What can a group of desperate women do when the men in their village refuse marriage? In To Marry an Irish Rogue, the women conspire together to subtly boycott the men to force the issue. The result is a delightful and touching story of a contemporary Irish village filled with people I'd like to know.
Tara O'Connell is a television reporter. She has just arrived in the village of Kilbooly, Ireland, hoping to get an interview with the town's richest businessman, Brian Hanrahan. The Brian is also a much sought after bachelor. As she sits in the local pub on ladies' night, she overhears the local women commiserate with Aileen, who, after waiting seven years, has proposed to her boyfriend and been turned down. The village has not had a
wedding in nearly four years and one of the reasons given by the men is that since The Brian isn't married, why should they be.
The women start planning ways to remove the comforts of the bachelors' lives without the men realizing what is happening. They even plan on getting The Brian's grandmother in on the plot so the men won't be able to use him as an excuse anymore. As they make plans, Tara is caught eavesdropping. She persuades the group to let her film some of the situations the women are planning and to film interviews with several of the women. She even agrees to show the film to the women for their approval before showing it on TV.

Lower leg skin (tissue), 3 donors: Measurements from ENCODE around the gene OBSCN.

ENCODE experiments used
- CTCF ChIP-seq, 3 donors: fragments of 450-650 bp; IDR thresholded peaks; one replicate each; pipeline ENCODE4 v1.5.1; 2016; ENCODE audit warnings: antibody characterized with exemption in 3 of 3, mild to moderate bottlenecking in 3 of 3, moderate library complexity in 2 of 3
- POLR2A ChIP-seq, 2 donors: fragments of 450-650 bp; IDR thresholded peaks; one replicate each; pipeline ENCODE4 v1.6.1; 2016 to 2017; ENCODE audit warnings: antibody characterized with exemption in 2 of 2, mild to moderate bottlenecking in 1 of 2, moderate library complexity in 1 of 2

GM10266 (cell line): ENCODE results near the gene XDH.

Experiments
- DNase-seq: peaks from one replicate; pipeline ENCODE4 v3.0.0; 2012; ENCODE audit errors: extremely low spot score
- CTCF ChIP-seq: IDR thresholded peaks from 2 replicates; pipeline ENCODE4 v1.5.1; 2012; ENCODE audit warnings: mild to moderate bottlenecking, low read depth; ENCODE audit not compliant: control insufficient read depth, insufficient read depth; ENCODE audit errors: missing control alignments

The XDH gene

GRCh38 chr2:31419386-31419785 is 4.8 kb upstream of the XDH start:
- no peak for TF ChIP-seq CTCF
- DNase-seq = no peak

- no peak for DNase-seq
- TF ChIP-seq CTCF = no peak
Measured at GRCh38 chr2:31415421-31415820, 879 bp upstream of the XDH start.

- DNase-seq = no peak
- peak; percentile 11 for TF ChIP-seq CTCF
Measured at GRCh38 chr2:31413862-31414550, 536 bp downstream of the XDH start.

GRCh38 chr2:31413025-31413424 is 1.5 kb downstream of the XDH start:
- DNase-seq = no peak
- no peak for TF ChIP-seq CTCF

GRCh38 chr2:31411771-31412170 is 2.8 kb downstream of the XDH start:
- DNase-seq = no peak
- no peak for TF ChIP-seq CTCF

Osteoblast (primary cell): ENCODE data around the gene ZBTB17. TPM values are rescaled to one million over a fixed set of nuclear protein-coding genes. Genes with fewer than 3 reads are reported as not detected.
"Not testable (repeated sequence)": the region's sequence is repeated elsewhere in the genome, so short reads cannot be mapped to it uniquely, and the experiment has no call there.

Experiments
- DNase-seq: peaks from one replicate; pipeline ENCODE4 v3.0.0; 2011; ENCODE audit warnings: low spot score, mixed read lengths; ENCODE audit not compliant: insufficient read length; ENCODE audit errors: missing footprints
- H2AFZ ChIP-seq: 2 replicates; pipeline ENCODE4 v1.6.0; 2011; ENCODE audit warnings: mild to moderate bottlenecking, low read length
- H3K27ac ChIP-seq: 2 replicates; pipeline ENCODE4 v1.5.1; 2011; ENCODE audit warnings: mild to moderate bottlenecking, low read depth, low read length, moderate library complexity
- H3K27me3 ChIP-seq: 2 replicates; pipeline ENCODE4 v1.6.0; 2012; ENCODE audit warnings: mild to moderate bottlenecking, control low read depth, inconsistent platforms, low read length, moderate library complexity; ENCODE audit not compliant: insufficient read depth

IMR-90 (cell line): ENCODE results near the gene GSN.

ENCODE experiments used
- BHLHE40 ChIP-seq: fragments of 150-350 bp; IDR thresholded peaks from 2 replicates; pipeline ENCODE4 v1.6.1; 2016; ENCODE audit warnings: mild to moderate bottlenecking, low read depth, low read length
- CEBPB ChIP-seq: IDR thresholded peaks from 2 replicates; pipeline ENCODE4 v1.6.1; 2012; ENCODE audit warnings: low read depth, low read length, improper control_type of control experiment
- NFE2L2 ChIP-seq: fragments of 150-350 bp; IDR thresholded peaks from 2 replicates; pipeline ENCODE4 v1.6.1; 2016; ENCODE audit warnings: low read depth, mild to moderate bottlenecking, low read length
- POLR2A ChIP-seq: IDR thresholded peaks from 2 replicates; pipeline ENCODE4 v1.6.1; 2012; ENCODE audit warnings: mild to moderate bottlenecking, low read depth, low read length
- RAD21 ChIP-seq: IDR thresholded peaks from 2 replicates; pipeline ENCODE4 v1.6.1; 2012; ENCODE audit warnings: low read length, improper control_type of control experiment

Brian Hanrahan comes home from Dublin on an urgent, but false, claim from his grandmother that she is ill. He spots a beautiful new face in town and tries to meet her. When he discovers that she is a reporter who knows too much about his possible plans to run for a government office, he reluctantly agrees to the interview. He believes she is looking for something in particular, but does not know what. Tara thinks that Brian's company is ruining Irish villages by causing uncontrolled growth. She plans to expose
Lisa Hendrix's characters are real people. Tara is smart and dedicated to her career, but when the evil she thought Brian was doing turns out not to be true, she gives a fair view of the situation. Brian starts out as too closed-mouthed about his business plans, but when a friend confronts his overlord attitude to the rest of the village, he willingly opens up. Several other men and women of the village come alive as the boycott makes them look at each other differently.
The humor is truly funny, but not cruel. While the women do get several laughs out of the situations the men end up in, they don't try to rub it in. They don't want the men to hate them, but to turn to them.
The relationships are nicely handled. Tara and Brian are attracted to each other from the beginning, despite the adversarial situation. With humor and a few sparks, they start trusting and caring for each other. When Tara's boss interferes and Brian believes Tara betrayed him, he is quick to make amends when he realizes the truth. Other relationships, from a long term one to a brand new one, to hints of another one that will start after the story is finished, are developed and woven into the tale seamlessly.
The Irish village atmosphere described in the book made me want to take off work for a month and hop on a plane for Ireland. I want to meet Aileen and Tommy, Rory and Crissy, and Finn and Siobhan. So, turn on a CD of Irish music, brew up some tea, and enjoy a visit to Kilbooly.
--B. Kathy Leitle